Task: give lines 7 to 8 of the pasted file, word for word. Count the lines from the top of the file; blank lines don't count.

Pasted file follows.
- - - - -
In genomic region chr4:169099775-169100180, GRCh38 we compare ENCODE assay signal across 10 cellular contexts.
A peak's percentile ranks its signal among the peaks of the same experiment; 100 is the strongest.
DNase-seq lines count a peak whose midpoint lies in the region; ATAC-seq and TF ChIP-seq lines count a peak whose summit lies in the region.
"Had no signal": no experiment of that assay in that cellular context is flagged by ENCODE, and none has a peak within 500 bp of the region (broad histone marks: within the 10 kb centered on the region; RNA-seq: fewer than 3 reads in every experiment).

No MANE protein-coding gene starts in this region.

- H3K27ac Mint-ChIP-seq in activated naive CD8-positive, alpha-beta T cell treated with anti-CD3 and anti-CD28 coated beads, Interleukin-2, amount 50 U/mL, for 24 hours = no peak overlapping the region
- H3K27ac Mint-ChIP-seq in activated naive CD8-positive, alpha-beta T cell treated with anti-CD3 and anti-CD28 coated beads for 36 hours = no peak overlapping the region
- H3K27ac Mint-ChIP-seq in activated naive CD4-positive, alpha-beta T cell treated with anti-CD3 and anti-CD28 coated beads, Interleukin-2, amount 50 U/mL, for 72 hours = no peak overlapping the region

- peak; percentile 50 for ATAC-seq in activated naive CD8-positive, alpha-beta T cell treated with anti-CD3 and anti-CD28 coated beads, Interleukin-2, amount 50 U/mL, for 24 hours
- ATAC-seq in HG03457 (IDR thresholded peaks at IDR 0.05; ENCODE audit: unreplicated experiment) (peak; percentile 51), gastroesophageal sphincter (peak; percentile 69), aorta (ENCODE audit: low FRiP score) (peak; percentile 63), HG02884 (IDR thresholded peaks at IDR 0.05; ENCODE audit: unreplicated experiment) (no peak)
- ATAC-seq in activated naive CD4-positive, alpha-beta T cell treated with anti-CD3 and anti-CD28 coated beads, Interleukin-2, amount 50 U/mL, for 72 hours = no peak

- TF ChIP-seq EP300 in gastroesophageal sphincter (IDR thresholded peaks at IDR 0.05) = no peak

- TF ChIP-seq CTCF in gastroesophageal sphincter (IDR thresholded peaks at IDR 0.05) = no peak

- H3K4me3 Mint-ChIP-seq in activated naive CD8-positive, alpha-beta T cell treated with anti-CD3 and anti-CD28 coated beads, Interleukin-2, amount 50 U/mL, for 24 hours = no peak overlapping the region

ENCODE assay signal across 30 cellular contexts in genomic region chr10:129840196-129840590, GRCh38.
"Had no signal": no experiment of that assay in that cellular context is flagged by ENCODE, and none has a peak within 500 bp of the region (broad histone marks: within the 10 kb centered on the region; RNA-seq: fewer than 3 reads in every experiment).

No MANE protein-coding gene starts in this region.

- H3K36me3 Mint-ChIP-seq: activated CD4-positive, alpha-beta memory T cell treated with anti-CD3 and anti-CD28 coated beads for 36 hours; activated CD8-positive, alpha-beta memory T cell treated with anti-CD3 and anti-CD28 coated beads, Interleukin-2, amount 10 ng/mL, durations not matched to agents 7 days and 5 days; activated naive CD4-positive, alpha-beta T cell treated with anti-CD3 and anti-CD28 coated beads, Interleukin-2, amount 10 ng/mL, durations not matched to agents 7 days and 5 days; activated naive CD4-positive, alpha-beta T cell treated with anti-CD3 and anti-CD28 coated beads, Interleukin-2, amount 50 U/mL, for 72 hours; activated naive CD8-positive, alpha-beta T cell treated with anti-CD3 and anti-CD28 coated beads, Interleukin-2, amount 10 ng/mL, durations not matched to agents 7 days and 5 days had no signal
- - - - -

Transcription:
- H3K27ac Mint-ChIP-seq in activated naive CD8-positive, alpha-beta T cell treated with anti-CD3 and anti-CD28 coated beads for 36 hours = no peak overlapping the region
- H3K27ac Mint-ChIP-seq in activated naive CD4-positive, alpha-beta T cell treated with anti-CD3 and anti-CD28 coated beads, Interleukin-2, amount 50 U/mL, for 72 hours = no peak overlapping the region